By Rabbi Rick Sherwin
TWO PEOPLE, THREE OPINIONS – Everyone laughs at the popular line, “Two Jews have three opinions…” The reality is that most people forget the second part of the line, “…all of which have merit.”
The statement is based on an ancient Jewish text that conveys a serious lesson: consider another’s perspective not as right or wrong, but as offering merit, whether you agree with it or not. Ultimately, it is a statement of respect.
I was privileged to be the Scholar-in-Residence at Kesher Israel Congregation outside of Philadelphia. It was a learning experience not just for the congregation, but for me as well!
The underlying message of the weekend presentations at the Friday evening and Shabbat morning sessions, and with the High School students on Sunday, was the responsibility to consider the validity of other religious perspectives.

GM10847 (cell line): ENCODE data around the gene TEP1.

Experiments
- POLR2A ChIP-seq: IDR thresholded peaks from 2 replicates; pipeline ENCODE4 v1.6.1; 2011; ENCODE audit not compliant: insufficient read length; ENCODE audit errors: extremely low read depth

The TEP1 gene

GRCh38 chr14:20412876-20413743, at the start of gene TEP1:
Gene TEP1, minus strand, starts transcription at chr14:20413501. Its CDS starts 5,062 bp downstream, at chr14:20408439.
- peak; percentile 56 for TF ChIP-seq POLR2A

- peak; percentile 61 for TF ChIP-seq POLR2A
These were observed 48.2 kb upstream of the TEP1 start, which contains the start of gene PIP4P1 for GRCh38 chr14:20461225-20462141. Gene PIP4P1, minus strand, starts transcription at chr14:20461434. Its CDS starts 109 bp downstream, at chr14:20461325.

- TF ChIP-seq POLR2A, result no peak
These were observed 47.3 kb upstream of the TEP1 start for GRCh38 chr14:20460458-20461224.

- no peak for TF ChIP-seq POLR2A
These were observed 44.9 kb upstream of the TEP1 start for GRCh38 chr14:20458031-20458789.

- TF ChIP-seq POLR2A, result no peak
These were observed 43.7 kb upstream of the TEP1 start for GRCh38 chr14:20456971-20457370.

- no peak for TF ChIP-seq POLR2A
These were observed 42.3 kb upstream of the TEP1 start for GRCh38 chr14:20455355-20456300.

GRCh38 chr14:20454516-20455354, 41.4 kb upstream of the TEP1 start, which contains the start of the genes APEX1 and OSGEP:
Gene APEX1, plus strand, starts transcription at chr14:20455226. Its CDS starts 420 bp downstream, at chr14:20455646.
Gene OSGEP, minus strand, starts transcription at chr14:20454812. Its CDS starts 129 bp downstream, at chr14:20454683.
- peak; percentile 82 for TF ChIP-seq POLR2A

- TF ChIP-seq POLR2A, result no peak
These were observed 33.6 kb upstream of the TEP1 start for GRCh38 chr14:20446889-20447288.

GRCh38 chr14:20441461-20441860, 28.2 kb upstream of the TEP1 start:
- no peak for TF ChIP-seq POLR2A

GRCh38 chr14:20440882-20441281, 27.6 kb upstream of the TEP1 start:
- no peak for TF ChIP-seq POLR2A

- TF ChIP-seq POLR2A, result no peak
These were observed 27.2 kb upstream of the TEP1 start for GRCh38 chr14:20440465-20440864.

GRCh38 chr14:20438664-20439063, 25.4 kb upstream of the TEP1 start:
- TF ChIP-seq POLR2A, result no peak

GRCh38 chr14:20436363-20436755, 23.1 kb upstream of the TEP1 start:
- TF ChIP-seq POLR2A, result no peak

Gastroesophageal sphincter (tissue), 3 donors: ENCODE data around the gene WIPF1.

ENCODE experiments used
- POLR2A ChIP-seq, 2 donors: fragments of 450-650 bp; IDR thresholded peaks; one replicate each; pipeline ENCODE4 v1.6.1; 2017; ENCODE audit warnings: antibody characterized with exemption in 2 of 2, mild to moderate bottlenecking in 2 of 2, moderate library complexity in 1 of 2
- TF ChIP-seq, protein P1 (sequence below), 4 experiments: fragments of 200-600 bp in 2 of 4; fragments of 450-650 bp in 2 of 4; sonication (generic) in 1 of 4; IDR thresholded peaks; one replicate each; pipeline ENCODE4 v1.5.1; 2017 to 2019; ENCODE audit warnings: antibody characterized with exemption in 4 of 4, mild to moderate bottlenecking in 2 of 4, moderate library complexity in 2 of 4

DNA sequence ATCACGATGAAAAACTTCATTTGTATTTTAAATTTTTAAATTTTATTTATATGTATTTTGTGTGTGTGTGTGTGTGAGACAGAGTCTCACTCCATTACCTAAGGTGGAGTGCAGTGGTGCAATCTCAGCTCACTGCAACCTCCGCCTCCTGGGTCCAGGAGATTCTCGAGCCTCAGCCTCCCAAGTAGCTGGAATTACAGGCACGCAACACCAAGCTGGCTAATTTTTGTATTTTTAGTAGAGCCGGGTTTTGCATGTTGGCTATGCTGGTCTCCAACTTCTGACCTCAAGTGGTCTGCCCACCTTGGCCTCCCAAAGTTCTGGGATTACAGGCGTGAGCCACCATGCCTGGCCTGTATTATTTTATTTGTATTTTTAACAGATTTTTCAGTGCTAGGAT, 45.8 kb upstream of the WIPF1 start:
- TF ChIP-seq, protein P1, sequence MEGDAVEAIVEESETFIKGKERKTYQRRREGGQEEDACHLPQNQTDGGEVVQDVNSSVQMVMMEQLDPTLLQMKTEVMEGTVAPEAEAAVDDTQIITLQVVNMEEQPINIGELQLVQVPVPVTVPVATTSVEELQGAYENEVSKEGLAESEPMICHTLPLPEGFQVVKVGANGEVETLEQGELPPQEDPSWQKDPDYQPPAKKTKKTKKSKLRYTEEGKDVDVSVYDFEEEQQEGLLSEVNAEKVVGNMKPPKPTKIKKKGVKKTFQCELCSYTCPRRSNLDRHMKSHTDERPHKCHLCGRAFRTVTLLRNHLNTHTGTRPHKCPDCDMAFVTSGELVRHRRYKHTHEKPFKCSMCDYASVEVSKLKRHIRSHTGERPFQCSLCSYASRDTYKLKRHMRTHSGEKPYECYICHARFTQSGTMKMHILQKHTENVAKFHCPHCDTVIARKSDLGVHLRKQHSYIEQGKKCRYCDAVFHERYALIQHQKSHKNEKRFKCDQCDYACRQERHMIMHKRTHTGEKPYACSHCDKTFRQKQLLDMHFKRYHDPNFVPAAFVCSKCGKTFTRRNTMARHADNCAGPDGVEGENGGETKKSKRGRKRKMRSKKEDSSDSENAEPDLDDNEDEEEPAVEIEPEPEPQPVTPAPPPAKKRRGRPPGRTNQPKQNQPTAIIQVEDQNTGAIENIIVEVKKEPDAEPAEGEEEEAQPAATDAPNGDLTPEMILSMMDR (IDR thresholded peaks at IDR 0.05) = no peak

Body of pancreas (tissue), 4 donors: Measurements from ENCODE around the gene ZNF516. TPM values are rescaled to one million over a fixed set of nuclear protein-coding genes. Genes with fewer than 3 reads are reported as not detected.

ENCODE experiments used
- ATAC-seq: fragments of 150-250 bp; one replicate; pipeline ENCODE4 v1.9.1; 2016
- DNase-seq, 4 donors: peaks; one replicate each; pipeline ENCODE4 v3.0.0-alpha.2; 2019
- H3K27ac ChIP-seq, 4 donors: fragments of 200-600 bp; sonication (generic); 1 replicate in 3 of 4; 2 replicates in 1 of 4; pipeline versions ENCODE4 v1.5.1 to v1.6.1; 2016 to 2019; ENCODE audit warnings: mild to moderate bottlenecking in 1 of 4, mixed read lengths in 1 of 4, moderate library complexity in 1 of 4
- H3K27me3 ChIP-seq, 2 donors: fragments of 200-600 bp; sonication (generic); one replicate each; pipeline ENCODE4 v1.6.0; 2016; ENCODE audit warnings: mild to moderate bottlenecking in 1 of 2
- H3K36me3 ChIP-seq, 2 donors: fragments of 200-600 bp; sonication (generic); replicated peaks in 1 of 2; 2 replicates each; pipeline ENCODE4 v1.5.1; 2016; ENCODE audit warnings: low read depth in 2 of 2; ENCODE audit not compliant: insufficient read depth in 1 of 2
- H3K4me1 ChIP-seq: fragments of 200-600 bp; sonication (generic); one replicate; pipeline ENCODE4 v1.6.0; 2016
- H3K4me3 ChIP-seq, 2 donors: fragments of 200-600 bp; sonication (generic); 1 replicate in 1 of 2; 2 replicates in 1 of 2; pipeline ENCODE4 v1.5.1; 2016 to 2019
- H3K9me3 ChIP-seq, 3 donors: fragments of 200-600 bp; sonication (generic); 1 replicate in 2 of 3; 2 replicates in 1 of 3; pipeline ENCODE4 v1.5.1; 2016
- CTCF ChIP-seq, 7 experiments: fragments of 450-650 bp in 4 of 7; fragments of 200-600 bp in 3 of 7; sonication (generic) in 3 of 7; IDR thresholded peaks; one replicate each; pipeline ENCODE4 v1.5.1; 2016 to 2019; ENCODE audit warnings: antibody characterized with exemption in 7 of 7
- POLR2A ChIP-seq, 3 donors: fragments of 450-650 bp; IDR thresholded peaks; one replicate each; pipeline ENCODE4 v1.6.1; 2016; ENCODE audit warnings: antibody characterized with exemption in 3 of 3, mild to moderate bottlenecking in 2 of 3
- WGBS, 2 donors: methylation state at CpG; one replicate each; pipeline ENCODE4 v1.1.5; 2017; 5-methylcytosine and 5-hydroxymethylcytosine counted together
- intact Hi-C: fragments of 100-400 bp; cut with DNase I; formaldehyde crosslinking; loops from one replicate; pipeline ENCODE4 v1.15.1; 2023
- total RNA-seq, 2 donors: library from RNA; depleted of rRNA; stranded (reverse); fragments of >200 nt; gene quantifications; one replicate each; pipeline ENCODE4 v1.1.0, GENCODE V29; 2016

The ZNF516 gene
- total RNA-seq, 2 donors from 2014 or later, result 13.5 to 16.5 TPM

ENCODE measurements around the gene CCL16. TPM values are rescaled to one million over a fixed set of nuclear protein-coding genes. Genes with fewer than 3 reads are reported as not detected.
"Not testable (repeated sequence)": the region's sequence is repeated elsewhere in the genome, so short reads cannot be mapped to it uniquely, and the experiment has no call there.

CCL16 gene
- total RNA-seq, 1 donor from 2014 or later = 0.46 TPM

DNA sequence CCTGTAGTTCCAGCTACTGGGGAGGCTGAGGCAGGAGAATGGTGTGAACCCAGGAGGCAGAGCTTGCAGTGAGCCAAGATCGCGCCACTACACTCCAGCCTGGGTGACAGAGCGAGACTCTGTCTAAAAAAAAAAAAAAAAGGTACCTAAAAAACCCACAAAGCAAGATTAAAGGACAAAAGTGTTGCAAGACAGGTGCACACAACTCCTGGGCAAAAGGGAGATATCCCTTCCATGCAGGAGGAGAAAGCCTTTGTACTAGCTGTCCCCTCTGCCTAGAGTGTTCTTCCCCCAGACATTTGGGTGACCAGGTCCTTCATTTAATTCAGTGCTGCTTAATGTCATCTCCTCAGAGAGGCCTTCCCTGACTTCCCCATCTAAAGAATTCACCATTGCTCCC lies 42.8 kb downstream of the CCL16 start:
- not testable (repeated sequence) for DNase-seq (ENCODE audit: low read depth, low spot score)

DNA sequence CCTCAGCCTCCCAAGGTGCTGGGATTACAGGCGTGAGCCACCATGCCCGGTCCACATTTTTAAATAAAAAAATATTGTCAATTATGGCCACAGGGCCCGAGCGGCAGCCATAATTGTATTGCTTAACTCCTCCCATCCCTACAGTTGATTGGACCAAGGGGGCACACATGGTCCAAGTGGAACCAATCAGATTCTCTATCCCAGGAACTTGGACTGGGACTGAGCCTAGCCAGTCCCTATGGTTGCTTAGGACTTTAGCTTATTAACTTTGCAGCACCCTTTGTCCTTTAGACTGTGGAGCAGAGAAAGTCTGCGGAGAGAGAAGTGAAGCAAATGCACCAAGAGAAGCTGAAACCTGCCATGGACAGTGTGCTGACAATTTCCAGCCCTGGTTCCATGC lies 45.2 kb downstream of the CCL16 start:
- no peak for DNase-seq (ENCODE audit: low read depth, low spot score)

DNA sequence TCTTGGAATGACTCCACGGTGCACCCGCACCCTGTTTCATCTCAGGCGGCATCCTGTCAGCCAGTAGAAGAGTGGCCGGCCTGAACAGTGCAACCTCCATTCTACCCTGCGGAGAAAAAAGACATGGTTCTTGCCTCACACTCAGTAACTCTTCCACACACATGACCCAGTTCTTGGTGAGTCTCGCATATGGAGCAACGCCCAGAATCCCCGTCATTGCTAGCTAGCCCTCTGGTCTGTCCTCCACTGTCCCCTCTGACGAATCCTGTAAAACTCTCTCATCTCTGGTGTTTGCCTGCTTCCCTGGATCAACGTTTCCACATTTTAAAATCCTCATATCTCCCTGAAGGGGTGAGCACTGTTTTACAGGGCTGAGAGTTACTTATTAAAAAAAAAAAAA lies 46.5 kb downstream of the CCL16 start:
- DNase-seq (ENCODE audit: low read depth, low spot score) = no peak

There is no monopoly on The Truth; there are only truths that lead to the world as it should be for all humanity. There is a Jewish strategy, a Christian strategy, a Muslim strategy, a Humanist strategy, and so on through the “faith” communities. Whether we agree with others or not, the Jewish strategy includes cultivating the art of respect.
I look forward to the day when religious respect for varied interpretations and perspectives becomes political respect as well. Imagine how much stronger our country might be if we could say, “Two Americans have three opinions, all of which have merit!
Rabbi Rick Sherwin, a graduate of UCLA, was ordained by the Jewish Theological Seminary in New York. Rabbi Rick’s passion is filling spiritual services and interfaith educational programs with creativity, relevance, dialogue, and humor.